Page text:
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Old August 18th, 2005, 05:47 AM   #1
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Which graphics card for HDV NLE system?

I'd appreciate opinions on a graphics card for an HDV-NLE (PP) w/AspectHD system. I also plan to get DVRack and Ultra2. I'm building an Athlon64-X2 system.

I don't want to overspend and being able to view ouput on an HDTV is important.

Thanks for your opinions.
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Old August 18th, 2005, 04:42 PM   #2
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Quote:
Originally Posted by Paul Cascio
I'd appreciate opinions on a graphics card for an HDV-NLE (PP) w/AspectHD system. I also plan to get DVRack and Ultra2. I'm building an Athlon64-X2 system.

I don't want to overspend and being able to view ouput on an HDTV is important.

Thanks for your opinions.
I would possibly consider a nVidia 6600GT. The PVP (Programmable Video Processor) works on it and can allow acceleration in playback of MPEG and WMV. It does OpenGL well, but not as good as the workstation cards (Quadro).

PVP does not work on the earlier 6800 silicon (it is broken). The new 7800 is overkill for what you want.
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Old August 19th, 2005, 03:20 AM   #3
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Quote:
Originally Posted by Paul Cascio
I'd appreciate opinions on a graphics card for an HDV-NLE (PP) w/AspectHD system. I also plan to get DVRack and Ultra2. I'm building an Athlon64-X2 system.

I don't want to overspend and being able to view ouput on an HDTV is important.

Thanks for your opinions.
See... This is where the options start to become interesting - and frustrating at the same time!!

If you are after a means to view HD/HDV video on a HDTV, there's now other means to do so besides dedicated multi-head graphics array cards. The problems with the graphics card solution as I see them are: Your computer has to be physically close to the HDTV for the DVI connection. The HDTV may not necessarily end up showing the image you hope at full-screen.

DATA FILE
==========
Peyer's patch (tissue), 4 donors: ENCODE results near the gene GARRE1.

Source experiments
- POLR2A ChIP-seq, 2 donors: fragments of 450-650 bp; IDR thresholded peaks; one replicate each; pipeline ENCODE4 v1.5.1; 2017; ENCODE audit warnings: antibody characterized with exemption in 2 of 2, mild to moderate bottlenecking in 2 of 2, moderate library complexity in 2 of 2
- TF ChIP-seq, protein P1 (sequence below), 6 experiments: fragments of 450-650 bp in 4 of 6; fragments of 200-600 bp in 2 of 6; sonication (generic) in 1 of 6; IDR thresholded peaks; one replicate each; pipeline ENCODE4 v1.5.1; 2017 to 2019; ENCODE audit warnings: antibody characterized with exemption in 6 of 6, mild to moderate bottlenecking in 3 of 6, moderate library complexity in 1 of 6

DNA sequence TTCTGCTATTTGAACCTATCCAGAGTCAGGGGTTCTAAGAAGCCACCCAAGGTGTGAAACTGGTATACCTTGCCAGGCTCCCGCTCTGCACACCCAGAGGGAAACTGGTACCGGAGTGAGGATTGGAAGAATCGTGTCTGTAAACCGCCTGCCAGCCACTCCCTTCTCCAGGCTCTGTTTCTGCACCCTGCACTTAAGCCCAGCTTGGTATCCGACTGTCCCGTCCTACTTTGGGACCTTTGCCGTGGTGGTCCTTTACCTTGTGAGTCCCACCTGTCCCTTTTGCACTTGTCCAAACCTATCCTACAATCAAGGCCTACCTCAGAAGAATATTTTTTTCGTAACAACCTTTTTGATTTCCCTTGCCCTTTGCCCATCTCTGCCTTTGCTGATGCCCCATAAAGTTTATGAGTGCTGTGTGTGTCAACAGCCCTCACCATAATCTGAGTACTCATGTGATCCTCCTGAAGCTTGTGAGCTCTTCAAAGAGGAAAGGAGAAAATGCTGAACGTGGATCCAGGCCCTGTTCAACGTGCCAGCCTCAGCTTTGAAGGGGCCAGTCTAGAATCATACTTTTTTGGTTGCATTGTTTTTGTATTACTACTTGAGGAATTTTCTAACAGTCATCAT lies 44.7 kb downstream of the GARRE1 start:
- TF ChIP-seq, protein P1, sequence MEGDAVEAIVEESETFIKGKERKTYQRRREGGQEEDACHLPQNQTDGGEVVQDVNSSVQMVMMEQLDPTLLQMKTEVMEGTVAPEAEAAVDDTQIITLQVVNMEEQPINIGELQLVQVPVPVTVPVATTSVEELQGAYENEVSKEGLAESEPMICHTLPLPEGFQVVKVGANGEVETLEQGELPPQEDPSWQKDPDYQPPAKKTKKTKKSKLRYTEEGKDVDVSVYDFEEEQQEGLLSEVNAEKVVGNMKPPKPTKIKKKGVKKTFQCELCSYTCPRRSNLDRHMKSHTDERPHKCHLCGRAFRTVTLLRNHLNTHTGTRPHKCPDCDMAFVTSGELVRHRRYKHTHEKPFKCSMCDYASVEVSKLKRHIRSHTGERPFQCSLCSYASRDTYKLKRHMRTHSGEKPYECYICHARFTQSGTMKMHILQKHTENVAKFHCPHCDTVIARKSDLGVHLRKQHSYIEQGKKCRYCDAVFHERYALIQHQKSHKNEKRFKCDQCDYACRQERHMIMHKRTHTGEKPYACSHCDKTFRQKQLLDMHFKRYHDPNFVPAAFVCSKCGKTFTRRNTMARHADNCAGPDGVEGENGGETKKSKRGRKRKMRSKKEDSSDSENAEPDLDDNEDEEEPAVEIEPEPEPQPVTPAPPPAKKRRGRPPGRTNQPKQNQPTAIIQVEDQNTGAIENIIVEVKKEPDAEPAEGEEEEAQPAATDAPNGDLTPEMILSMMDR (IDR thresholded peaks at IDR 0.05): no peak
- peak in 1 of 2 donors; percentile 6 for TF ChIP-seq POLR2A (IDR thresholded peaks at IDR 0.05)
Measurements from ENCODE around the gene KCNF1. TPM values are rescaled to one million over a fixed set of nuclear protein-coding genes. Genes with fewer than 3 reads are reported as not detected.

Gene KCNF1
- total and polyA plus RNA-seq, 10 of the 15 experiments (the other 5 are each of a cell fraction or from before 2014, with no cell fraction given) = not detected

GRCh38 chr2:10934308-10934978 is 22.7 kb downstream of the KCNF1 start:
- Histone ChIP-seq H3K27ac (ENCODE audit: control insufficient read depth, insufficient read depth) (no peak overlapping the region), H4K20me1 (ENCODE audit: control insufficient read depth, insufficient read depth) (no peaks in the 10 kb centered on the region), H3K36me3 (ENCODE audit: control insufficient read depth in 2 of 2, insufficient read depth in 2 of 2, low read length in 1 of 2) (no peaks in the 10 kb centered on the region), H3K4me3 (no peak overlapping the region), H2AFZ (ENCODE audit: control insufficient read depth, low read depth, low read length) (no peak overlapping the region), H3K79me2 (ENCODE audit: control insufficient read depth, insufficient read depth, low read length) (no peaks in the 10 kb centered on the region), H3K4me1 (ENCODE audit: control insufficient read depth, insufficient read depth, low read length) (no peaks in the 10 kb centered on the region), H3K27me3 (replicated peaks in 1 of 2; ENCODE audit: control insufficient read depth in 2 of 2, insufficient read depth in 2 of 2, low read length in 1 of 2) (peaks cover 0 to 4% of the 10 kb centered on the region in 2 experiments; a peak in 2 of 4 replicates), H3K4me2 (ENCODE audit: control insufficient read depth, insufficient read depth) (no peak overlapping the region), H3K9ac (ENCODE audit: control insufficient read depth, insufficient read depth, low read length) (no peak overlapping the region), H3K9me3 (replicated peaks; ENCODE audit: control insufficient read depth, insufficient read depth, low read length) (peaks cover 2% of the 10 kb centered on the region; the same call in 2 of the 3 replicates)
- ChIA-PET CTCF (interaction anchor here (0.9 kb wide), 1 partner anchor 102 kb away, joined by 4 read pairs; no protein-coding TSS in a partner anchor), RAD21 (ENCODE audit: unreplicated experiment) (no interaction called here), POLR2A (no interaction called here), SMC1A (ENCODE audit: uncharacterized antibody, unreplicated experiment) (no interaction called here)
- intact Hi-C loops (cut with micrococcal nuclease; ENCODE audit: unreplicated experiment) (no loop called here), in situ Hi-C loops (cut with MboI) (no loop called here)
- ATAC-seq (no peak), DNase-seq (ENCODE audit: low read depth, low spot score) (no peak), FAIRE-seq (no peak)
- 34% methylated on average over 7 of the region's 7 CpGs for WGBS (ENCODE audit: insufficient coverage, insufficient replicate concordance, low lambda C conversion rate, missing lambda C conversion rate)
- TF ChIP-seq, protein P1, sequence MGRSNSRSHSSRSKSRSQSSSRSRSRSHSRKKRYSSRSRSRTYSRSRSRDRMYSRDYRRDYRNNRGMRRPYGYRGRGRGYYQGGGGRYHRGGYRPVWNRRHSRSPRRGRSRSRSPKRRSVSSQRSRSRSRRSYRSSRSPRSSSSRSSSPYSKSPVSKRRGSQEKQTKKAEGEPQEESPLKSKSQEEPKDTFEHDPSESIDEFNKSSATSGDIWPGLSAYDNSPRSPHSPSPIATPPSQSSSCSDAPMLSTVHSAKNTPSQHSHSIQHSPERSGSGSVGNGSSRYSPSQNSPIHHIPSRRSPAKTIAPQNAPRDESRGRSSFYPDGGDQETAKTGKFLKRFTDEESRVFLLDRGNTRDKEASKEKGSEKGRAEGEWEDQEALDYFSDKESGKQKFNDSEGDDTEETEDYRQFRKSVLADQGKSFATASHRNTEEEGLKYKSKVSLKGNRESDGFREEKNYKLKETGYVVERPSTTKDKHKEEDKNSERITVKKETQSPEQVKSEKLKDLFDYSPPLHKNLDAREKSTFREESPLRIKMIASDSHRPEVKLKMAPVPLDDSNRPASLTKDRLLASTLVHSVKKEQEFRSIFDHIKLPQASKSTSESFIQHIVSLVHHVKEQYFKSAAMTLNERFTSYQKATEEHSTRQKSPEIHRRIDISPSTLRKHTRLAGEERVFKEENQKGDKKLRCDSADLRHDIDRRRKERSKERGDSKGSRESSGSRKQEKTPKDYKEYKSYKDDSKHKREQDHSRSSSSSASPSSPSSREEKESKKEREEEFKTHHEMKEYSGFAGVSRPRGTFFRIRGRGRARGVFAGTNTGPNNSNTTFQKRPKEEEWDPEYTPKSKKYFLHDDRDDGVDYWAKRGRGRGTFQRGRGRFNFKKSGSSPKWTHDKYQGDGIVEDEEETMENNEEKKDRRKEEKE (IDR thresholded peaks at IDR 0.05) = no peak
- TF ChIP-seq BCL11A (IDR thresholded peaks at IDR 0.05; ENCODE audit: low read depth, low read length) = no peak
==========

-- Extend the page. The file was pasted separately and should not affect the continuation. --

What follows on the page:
A HD Network Media Player - like the Avel LinkPlayer allows greater flexibility in the hardware setup as well as providing the opportunity to archive HDV projects as HD WMV9 onto standard DVD discs for playback in the unit's DVD drive. Hardwire LAN connection allows access to any multimedia material on any machine connected via a DHCP router (including streaming HD from a PCI HD DVB-t or s card).

I believe it's a much more elegant solution than that offered via a graphics card, and surprisingly affordable.
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Old August 19th, 2005, 09:24 AM   #4
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Quote:
Originally Posted by Paul Cascio
I'd appreciate opinions on a graphics card for an HDV-NLE (PP) w/AspectHD system.
Today the best card for Aspect HD and component HD output is the Matrox Parhelia APVe.
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Old August 19th, 2005, 11:24 AM   #5
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Quote:
Originally Posted by David Newman
Today the best card for Aspect HD and component HD output is the Matrox Parhelia APVe.
Can't get a better answer than this... ;)
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Old August 20th, 2005, 05:23 AM   #6
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Does the Matros provide GPU processing

Noit sure if I phrased this correctly, but Ultra2 uses the GPU to speed up processing.

Does the Matrox card work offer the type of processing that the NVidia cards do?

Thanks to all who responded.
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Old August 20th, 2005, 07:30 AM   #7
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I am also interested in this question, but for the laptop graphics chip-set.

I've heard that Pentium M 2 GHz is the minimum (for cineform codec) on laptop for 720p. But I am wondering if I can get by with a slower processor (in a smaller laptop) by using software that uses the GPU to accelerate it, but which ones?